3. Download Dolby Atmos-quality tracks for offline listening

Turning on the Download Dolby Atmos tracks setting in Apple Music

(Image credit: Alex Bracetti/Future)

Travelers who want to maintain hi-res playback when Wi-Fi is unavailable should save this somewhere in their Notes app. It turns out you can download lossless and Dolby Atmos tracks from Apple Music for offline listening. Your Apple Music library must first be merged with your Apple account.

Downloading Dolby Atmos tracks on Apple Music

(Image credit: Alex Bracetti/Future)

Go to Settings and check the Download Dolby Atmos box in the General tab. Make sure to also enable and select Lossless Audio in the streaming and download drop menus via Playback tab. A downward arrow will appear when hovering the cursor over a track that’s available for download.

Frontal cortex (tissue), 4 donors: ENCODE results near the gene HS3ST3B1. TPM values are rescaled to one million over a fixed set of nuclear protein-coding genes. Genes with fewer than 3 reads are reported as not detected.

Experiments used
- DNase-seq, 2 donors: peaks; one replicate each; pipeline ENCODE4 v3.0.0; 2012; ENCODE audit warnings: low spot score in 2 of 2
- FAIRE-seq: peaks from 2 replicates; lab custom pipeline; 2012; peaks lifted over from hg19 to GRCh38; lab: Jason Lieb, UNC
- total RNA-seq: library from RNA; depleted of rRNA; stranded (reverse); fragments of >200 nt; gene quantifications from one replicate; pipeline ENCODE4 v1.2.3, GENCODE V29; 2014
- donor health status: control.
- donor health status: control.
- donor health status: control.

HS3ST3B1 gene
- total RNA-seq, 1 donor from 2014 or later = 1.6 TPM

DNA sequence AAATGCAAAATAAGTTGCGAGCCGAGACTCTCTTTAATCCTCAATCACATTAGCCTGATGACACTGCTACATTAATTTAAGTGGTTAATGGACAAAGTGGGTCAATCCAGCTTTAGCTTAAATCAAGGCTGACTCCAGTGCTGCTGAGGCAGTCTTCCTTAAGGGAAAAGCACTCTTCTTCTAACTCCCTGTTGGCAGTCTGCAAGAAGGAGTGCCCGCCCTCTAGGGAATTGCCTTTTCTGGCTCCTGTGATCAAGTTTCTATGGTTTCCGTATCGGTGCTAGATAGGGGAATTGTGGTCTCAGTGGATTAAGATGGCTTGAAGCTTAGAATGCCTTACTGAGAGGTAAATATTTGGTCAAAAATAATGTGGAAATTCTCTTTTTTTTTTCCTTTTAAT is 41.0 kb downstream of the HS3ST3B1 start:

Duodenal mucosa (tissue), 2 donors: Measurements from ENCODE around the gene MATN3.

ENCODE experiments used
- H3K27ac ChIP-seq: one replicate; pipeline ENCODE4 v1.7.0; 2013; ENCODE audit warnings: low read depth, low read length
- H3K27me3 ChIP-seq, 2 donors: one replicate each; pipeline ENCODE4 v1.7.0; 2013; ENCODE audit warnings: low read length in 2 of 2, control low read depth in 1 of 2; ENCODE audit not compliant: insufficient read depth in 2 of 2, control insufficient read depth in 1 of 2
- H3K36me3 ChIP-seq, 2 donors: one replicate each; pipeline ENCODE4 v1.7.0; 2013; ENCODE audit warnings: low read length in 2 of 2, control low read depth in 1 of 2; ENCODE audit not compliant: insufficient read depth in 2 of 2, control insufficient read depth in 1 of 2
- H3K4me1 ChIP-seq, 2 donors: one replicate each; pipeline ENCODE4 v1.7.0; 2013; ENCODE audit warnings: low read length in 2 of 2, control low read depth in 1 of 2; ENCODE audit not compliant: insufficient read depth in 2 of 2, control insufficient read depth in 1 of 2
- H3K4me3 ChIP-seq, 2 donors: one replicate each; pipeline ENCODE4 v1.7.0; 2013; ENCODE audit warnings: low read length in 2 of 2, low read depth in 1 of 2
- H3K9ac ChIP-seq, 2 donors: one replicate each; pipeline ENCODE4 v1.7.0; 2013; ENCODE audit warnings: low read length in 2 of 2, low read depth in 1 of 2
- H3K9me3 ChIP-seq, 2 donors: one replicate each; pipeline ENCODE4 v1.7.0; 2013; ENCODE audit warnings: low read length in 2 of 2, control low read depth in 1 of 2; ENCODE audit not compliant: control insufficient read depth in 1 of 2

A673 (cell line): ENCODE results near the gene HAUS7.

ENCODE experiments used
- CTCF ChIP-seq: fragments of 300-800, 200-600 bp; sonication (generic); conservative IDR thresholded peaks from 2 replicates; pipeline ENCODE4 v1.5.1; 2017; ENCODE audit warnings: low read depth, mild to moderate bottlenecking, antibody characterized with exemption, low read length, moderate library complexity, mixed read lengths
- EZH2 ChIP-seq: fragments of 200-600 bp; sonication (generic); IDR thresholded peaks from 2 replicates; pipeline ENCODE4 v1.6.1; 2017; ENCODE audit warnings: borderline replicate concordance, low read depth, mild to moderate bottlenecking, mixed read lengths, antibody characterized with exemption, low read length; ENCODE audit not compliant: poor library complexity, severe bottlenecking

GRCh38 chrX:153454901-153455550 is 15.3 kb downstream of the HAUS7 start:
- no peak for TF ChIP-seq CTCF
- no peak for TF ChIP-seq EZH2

• Apple Music > Music > Settings > General > Download Dolby Atmos
  • Apple Music > Music > Settings > Playback > Audio Quality > Click Lossless Audio
  • Apple Music > Music > Settings > Playback > Audio Quality > Download > Lossless (ALAC up to 24-bit/48kHz)

4. Turn on Sound Enhancer

Another secret audio feature in Apple Music is Sound Enhancer. Essentially, it’s a slider that increases the “perceived ‘wideness’ of the stereo effect by modifying bass and treble response.” The feature works effectively on local tracks stored to your MacBook drive, expanding the soundstage for greater low-mid presentation. You’ll immediately hear the differences in sound quality on EDM, hip-hop, rock, and most other contemporary genres.